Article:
|Supervision of case manager||None or variable||Regular and planned||0.169 (0.002 to 0.337)||0.033||49.3|
|Case management sessions1||0.015 (-0.008 to 0.039)||0.174||50.9|
None of the intervention content variables was significantly associated with anti-depressant use, and no multivariate model was estimated. Three intervention content variables predicted improvement in depressive symptoms: recruitment by systematic identification (P=0.061), case managers having a specific mental health background (P=0.004) and provision of regular supervision for case managers (P=0.033), which reduced the overall heterogeneity I 2 from 54% to 48% and 43 to 49% respectively.
In multivariate analysis, four intervention content variables produced the most robust meta-regression in relation to depressive symptom outcomes. The analysis indicated that non-US studies (P=0.038), recruiting through systematic identification of patients (P=0.081) and using case managers having a specific mental health background (P=0.027) who received regular supervision (P=0.055) were more effective. The combination of these four covariates reduced the overall heterogeneity to 36% (low to moderate between study heterogeneity). The inclusion of ‘setting’ (which was not statistically significant in the univariate analyses) reflects the fact that the multivariate analysis accounts for both the relationships between each intervention content variable and the outcome, and the relationships between intervention content variables (Reference Tabachnick and FidellTabachnick & Fidell, 2001).
The meta-regression of the relationships between antidepressant use and depressive symptoms showed a positive association (β coefficient 0.20, 95% CI 0.02–0.38, P=0.028; Fig. 4).
The results of these analyses were not substantively influenced by the sensitivity analysis using estimates of intracluster correlations of 0.00 and 0.05.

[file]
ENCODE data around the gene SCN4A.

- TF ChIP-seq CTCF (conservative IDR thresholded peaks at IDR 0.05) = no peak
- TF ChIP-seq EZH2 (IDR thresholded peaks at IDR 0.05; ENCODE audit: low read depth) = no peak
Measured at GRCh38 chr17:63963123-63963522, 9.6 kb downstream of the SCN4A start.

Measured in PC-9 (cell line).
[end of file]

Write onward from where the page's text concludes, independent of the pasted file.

Overall, the analysis showed an interesting pattern of results. No variable predicted variation in relation to our first outcome, antidepressant use. However, the study did identify several predictors of the second outcome, depressive symptoms. Furthermore, antidepressant use did predict depressive symptom outcomes, which suggests that effects of collaborative care on the latter may be mediated through changes in the former. However, it is not clear whether this association would remain significant if the antidepressant use variables were analysed alongside the other intervention content variables. Clearly the causal pathways between intervention content variables, intermediate outcomes (such as antidepressant use) and final outcomes (such as depressive symptoms) are potentially complex, and analytic techniques such as path analysis might be useful in examining these relationships further.
If the associations between intervention content variables and depressive symptom outcomes are robust, they have interesting implications for the design of collaborative care interventions. For example, the use of case managers with a mental health background and regular specialist supervision both predict outcomes, which suggests that expertise is important. This may have implications for the involvement of the new paraprofessional graduate workers in collaborative care models (Reference Whitty and GilbodyWhitty & Gilbody, 2005).